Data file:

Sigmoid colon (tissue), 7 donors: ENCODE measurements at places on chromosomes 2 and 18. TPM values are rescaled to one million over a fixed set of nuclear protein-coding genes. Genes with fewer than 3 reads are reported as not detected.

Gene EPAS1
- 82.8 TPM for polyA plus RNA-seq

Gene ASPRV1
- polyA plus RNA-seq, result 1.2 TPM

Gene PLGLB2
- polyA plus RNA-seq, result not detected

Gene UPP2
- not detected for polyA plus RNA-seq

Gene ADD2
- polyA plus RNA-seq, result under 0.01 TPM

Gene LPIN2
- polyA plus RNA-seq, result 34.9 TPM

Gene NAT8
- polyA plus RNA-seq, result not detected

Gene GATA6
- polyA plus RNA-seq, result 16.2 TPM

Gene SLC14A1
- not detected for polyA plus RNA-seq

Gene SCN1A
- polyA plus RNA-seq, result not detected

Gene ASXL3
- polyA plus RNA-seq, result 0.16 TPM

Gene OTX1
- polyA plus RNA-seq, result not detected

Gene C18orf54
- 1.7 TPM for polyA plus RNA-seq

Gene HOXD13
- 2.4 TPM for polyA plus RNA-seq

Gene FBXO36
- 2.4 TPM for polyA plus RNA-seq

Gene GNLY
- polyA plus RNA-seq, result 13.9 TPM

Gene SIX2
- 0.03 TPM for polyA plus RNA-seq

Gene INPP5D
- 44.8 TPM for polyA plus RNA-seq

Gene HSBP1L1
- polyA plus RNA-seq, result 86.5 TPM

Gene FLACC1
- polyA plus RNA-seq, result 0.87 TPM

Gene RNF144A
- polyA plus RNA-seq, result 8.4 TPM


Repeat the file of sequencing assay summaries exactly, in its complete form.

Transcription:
Sigmoid colon (tissue), 7 donors: ENCODE measurements at places on chromosomes 2 and 18. TPM values are rescaled to one million over a fixed set of nuclear protein-coding genes. Genes with fewer than 3 reads are reported as not detected.

Gene EPAS1
- 82.8 TPM for polyA plus RNA-seq

Gene ASPRV1
- polyA plus RNA-seq, result 1.2 TPM

Gene PLGLB2
- polyA plus RNA-seq, result not detected

Gene UPP2
- not detected for polyA plus RNA-seq

Gene ADD2
- polyA plus RNA-seq, result under 0.01 TPM

Gene LPIN2
- polyA plus RNA-seq, result 34.9 TPM

Gene NAT8
- polyA plus RNA-seq, result not detected

Gene GATA6
- polyA plus RNA-seq, result 16.2 TPM

Gene SLC14A1
- not detected for polyA plus RNA-seq

Gene SCN1A
- polyA plus RNA-seq, result not detected

Gene ASXL3
- polyA plus RNA-seq, result 0.16 TPM

Gene OTX1
- polyA plus RNA-seq, result not detected

Gene C18orf54
- 1.7 TPM for polyA plus RNA-seq

Gene HOXD13
- 2.4 TPM for polyA plus RNA-seq

Gene FBXO36
- 2.4 TPM for polyA plus RNA-seq

Gene GNLY
- polyA plus RNA-seq, result 13.9 TPM

Gene SIX2
- 0.03 TPM for polyA plus RNA-seq

Gene INPP5D
- 44.8 TPM for polyA plus RNA-seq

Gene HSBP1L1
- polyA plus RNA-seq, result 86.5 TPM

Gene FLACC1
- polyA plus RNA-seq, result 0.87 TPM

Gene RNF144A
- polyA plus RNA-seq, result 8.4 TPM